My husband has PD - Parkinson's disease. It's a neurological disease, a quirk of the brain in which the cells that produce dopamine wilt away. Dopamine helps control movement, among other things. If you don't have enough of it, things start to go awry.
It's a sneaky bugger and has probably been worming its way through my husband's brain for at least a decade, maybe two. The non-motor symptoms are often not loud enough signals to alert you that things are not right. Every one of these symptoms, as examples, can be explained by something else: change in taste and smell (that's just the way I am); swallowing
difficulties (maybe I'm allergic to milk?); nausea and vomiting (I've got the flu); constipation (something I ate?); unexplained changes in weight (How come you're losing weight and I'm not?); dementia and
cognitive impairment (Did you just forget and or were you not listening to me?); depression and anxiety (Maybe you need a change of scenery); sexual
dysfunction (age?); excessive daytime sleepiness (age?); REM sleep behaviour disorder (you were sitting up lecturing while asleep last night ha ha); restless leg syndrome (body pillow in the middle of the bed prevents you from kicking me).
It wasn't anything overt. I didn't put the signs all together. I thought he was bored and therefore depressed. I knew he was tired of the traffic around our city, so I coaxed him into moving to a smaller town. I talked him into spending a few months in Florida two years in a row.
Not until the resting tremor arrived did I start to think there was more to this "boredom/depression." First the right arm, then the right leg. Particularly at times of stress. On our way home from Florida two years ago, I thought there was something wrong with the car, but it was the jerking of his foot on the gas pedal.
It took a long time to get a final diagnosis. Many health professionals declared it wasn't PD because Vince didn't (and still doesn't) have all the motor symptoms. So far, the motor symptom part has remained in his right arm and leg. But no one should state categorically, "it's not PD" because it's a bespoke disease. Tailored just for you, dependent on how the individual's brain reacts to the loss of the dopamine chemical. As the guide for the newly diagnosed from the Michael J. Fox Foundation states:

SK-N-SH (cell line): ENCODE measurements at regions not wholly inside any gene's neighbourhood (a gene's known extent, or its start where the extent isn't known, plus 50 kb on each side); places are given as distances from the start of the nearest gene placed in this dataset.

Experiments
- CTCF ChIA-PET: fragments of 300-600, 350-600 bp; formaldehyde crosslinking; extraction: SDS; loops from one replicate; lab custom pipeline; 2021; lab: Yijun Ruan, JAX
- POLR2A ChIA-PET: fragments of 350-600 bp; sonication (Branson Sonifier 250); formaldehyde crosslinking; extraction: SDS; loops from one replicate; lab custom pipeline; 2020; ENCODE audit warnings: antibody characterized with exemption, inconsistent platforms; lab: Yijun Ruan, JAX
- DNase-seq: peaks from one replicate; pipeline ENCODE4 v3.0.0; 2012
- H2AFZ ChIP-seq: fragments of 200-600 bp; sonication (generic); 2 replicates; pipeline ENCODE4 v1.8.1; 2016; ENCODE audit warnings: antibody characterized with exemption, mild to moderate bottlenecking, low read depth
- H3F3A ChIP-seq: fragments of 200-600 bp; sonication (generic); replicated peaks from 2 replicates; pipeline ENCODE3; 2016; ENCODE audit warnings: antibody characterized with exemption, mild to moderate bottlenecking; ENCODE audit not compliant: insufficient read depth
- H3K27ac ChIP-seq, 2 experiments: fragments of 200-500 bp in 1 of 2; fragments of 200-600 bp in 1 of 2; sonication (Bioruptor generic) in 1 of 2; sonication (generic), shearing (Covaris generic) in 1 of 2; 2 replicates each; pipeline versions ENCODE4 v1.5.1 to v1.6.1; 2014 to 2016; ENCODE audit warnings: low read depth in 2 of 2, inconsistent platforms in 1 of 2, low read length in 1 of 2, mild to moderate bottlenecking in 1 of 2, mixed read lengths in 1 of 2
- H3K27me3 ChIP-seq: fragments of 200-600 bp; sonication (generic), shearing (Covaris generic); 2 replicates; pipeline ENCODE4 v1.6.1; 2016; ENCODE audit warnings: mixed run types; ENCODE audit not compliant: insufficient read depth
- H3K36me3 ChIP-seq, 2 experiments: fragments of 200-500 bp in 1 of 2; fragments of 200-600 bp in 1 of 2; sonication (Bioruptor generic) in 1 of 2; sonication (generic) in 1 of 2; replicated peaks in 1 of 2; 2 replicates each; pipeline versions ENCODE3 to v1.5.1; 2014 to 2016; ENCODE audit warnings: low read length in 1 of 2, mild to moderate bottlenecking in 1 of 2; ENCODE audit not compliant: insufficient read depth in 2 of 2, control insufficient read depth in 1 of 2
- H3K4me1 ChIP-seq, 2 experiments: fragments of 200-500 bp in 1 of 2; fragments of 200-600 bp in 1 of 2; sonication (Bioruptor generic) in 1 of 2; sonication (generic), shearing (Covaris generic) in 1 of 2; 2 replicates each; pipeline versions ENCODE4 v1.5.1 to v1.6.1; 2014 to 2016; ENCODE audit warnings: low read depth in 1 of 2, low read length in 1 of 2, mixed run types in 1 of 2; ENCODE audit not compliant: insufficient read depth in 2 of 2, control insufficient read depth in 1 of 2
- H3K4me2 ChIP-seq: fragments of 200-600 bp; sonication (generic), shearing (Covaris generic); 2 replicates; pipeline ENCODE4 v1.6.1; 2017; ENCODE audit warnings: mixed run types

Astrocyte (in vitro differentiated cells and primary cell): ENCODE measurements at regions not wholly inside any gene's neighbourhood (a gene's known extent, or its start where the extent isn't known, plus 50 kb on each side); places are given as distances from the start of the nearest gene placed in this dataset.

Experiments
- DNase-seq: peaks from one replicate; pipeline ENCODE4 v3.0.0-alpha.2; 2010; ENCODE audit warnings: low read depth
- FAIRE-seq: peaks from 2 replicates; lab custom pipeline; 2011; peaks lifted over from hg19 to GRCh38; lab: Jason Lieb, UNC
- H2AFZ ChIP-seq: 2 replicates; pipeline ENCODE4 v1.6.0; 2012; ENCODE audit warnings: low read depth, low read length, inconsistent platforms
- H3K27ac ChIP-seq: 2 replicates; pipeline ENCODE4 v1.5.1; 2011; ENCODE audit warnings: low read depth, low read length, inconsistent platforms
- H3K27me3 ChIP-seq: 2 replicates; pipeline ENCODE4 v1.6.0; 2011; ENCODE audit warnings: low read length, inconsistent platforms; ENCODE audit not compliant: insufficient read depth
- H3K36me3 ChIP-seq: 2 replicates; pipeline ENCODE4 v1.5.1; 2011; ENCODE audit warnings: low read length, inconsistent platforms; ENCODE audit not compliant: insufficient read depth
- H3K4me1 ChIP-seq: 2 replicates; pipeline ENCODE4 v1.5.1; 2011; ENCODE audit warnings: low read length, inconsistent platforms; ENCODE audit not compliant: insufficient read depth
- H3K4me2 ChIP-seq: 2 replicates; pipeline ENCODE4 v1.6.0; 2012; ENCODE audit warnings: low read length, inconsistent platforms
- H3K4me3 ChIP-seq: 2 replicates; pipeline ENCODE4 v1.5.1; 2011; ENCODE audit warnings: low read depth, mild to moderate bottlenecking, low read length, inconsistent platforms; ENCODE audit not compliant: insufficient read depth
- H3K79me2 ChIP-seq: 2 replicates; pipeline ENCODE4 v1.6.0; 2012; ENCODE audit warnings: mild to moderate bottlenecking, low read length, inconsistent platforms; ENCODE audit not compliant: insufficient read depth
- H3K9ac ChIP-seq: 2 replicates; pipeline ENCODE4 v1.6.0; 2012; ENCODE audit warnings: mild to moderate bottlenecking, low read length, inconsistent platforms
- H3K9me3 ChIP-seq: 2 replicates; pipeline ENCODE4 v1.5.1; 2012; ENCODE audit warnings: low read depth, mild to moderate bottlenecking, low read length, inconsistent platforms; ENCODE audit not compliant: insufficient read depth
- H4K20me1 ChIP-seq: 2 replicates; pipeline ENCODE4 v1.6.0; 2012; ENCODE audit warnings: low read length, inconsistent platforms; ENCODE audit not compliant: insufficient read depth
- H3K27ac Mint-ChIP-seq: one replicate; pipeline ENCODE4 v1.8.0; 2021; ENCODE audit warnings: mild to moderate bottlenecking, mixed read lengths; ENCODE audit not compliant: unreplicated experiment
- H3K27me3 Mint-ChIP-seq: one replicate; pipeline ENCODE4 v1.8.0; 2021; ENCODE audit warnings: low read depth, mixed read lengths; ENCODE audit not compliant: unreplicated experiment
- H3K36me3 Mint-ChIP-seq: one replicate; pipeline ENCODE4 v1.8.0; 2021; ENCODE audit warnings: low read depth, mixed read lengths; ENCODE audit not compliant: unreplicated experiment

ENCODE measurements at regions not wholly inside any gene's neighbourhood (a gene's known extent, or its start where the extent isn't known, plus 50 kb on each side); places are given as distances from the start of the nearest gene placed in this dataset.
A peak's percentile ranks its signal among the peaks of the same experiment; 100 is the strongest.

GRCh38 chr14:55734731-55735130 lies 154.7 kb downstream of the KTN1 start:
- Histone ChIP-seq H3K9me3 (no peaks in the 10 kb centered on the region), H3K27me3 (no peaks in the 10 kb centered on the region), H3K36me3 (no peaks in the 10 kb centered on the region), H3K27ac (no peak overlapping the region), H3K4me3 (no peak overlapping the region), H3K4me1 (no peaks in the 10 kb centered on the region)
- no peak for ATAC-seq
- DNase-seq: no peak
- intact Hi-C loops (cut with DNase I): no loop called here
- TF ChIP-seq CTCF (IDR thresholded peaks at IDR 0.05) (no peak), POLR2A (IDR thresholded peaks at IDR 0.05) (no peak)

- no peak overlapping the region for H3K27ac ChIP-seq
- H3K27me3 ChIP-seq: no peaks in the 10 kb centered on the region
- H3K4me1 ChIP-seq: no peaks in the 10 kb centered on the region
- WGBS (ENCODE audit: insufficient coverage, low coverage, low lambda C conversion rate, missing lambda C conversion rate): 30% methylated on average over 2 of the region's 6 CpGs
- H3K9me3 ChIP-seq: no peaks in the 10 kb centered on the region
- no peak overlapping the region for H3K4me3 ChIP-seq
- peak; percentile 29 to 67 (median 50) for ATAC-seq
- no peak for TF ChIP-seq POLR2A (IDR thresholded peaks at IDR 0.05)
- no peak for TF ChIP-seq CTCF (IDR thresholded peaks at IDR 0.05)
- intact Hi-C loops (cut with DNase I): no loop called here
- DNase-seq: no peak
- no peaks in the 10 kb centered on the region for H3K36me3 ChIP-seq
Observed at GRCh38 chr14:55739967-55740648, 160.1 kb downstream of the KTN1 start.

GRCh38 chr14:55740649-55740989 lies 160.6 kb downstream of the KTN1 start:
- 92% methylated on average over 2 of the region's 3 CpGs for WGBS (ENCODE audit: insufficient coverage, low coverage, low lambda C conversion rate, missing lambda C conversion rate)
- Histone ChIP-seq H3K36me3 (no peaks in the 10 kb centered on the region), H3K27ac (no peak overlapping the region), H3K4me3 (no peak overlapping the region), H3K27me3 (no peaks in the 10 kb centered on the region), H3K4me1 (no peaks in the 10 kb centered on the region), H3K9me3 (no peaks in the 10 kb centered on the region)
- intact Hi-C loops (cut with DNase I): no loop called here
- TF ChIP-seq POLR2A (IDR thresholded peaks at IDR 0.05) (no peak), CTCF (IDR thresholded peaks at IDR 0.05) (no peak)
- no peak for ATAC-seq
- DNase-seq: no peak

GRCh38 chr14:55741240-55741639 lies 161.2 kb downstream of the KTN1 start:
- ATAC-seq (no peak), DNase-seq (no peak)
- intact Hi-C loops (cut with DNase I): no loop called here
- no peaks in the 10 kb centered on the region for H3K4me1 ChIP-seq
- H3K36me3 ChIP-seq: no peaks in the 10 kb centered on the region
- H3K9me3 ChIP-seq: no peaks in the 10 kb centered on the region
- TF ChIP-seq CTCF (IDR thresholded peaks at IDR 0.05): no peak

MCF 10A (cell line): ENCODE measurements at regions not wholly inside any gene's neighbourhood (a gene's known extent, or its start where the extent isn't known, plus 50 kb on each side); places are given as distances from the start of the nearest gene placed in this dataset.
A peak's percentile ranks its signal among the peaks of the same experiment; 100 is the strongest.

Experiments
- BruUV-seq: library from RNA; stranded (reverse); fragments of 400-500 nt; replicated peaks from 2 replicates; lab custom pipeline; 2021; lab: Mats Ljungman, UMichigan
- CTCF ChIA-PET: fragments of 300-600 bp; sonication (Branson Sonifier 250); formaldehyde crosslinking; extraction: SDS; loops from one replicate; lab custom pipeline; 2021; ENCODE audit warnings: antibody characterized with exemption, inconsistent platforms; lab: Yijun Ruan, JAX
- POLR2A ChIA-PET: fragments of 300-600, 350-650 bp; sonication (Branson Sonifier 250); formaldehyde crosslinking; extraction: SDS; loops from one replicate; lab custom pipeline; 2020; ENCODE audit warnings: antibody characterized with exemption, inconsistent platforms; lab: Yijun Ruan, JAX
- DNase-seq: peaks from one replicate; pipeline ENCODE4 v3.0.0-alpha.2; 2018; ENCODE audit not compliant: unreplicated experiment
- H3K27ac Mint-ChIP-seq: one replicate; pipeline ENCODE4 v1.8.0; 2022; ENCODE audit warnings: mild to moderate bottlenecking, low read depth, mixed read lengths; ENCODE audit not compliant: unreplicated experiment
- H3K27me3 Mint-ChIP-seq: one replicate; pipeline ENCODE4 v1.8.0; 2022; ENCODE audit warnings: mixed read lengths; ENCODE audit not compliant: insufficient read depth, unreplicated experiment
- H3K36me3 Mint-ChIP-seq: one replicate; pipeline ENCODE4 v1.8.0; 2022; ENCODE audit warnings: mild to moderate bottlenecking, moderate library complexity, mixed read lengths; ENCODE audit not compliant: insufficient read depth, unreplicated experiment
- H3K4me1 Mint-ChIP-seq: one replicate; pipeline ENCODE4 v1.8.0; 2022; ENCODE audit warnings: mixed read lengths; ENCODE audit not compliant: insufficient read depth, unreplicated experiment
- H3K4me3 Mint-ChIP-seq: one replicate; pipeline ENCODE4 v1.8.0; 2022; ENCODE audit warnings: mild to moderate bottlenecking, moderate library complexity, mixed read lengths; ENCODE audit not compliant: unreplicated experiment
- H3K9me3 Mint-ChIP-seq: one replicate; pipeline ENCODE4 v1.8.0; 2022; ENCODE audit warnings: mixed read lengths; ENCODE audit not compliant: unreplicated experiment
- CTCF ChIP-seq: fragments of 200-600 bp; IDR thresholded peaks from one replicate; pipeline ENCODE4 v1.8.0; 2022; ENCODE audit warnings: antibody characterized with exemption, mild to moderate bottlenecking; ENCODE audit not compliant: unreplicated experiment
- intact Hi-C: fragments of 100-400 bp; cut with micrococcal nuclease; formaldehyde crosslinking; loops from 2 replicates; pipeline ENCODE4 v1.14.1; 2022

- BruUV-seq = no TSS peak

"Which symptoms develop, and how severely and quickly, is unpredictable in PD and varies widely from person to person. Common symptoms include tremor, slowness, stiffness, rigidity, difficulty initiating or controlling movement, balance problems, unpredictable movements, cramping, and speech and swallowing problems. Cognitive problems, such as short-term memory loss, difficulty following complex instructions, or a loss of multitasking ability, may also occur. Clinical depression, anxiety and apathy are often caused by PD. Some people will have several symptoms. Others will have only a few."
We were eventually referred to a movement disorders clinic, where a neurologist with special training in Parkinson's gave Vince the diagnosis. It was almost a relief. All the mysteries were solved. Vince was relieved that, as bad as the news was, PD isn't fatal. He also wasn't crazy!
I've learned that my incessant questioning ("Are you happy?") wasn't just from my own insecurity. PWPD (people with parkinson's disease) have a rather grim or not easily determined facial expression. I realized I hadn't noticed the crinkly-eyed relaxed face for a long time. It's hard to describe, because he does still smile, but his natural countenance has changed over the years. It's most noticeable for a partner, since we all rely on body language so very much.
I also have to learn to handle Vince's anxiety. Know when to pull back or rearrange. Realize that his reactions to noise or a crowd or some little thing going wrong are sometimes exaggerated by the disease, not the situation. Learn different ways of calming him or allowing him to remove himself from the area. Which even might mean that I, the party animal, will have to slow down too! Learn some different ways of being happy and satisfied.
I admit I hate the unpredictability of PD. I like to plan ahead. So the
fact that the symptoms might progress slowly, might never appear, or
might lunge up unexpectedly at any time, drives me a bit nuts. In this
case it's probably better not to know. Go with the flow. Something I
rarely do but ought to learn. Focus on the present. It's a skill I've
never acquired, but it's not too late.
I have my writing and, while Vince is still independent at home, he doesn't mind when I flit about. So I've booked a couple of trips by myself or with others this year and one with Vince. I don't particularly like traveling without him, but I'll keep myself busy taking pictures to show him. I also have a few writing projects to complete.
Thus life goes on. Different perhaps than anticipated, but still wonderful.
We're incredibly lucky in many many ways. New babies in our family and extended families and all kinds of little ones racing around, whose voices keep us in awe and in love.
We're still learning, researching, talking about it with our wonderful adult children, our other family and our friends. Our neighbor in the condo corporation has PD and she has shared a lot of information with us. Our next steps are clear. Eat better, exercise, explore the medication options. The eat better and exercise steps will be good for me too. Plus the learning to slow down...though I'm a bit of a slow learner there, ha ha.
Thanks for your emails and words of support and hugs and honest talk and just for being there.
(PS My daughter and her partner gave Vince a donation in his name to Parkinson's Canada as a Christmas gift. They're a wonderful organization and we've already gotten huge amounts of information from their website.